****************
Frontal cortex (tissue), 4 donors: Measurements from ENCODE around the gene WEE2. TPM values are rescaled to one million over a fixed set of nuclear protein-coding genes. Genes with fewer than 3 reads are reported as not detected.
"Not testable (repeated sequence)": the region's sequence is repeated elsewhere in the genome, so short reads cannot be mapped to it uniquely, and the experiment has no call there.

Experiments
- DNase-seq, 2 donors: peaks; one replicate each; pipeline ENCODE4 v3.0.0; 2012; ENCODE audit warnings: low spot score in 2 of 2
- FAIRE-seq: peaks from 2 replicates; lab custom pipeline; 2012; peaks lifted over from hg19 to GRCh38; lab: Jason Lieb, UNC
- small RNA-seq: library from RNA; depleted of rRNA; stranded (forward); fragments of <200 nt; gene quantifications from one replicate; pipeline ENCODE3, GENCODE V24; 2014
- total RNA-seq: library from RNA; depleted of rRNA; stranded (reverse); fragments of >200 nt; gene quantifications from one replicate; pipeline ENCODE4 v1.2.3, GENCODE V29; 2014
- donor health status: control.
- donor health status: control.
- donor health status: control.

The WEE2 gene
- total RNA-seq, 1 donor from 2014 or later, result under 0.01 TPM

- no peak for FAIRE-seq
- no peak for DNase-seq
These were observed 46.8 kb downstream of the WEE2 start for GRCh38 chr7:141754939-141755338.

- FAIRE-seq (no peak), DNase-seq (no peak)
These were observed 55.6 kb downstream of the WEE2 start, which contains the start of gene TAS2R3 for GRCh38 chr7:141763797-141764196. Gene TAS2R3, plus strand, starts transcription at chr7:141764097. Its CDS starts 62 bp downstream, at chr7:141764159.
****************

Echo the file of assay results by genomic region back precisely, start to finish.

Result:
Frontal cortex (tissue), 4 donors: Measurements from ENCODE around the gene WEE2. TPM values are rescaled to one million over a fixed set of nuclear protein-coding genes. Genes with fewer than 3 reads are reported as not detected.
"Not testable (repeated sequence)": the region's sequence is repeated elsewhere in the genome, so short reads cannot be mapped to it uniquely, and the experiment has no call there.

Experiments
- DNase-seq, 2 donors: peaks; one replicate each; pipeline ENCODE4 v3.0.0; 2012; ENCODE audit warnings: low spot score in 2 of 2
- FAIRE-seq: peaks from 2 replicates; lab custom pipeline; 2012; peaks lifted over from hg19 to GRCh38; lab: Jason Lieb, UNC
- small RNA-seq: library from RNA; depleted of rRNA; stranded (forward); fragments of <200 nt; gene quantifications from one replicate; pipeline ENCODE3, GENCODE V24; 2014
- total RNA-seq: library from RNA; depleted of rRNA; stranded (reverse); fragments of >200 nt; gene quantifications from one replicate; pipeline ENCODE4 v1.2.3, GENCODE V29; 2014
- donor health status: control.
- donor health status: control.
- donor health status: control.

The WEE2 gene
- total RNA-seq, 1 donor from 2014 or later, result under 0.01 TPM

- no peak for FAIRE-seq
- no peak for DNase-seq
These were observed 46.8 kb downstream of the WEE2 start for GRCh38 chr7:141754939-141755338.

- FAIRE-seq (no peak), DNase-seq (no peak)
These were observed 55.6 kb downstream of the WEE2 start, which contains the start of gene TAS2R3 for GRCh38 chr7:141763797-141764196. Gene TAS2R3, plus strand, starts transcription at chr7:141764097. Its CDS starts 62 bp downstream, at chr7:141764159.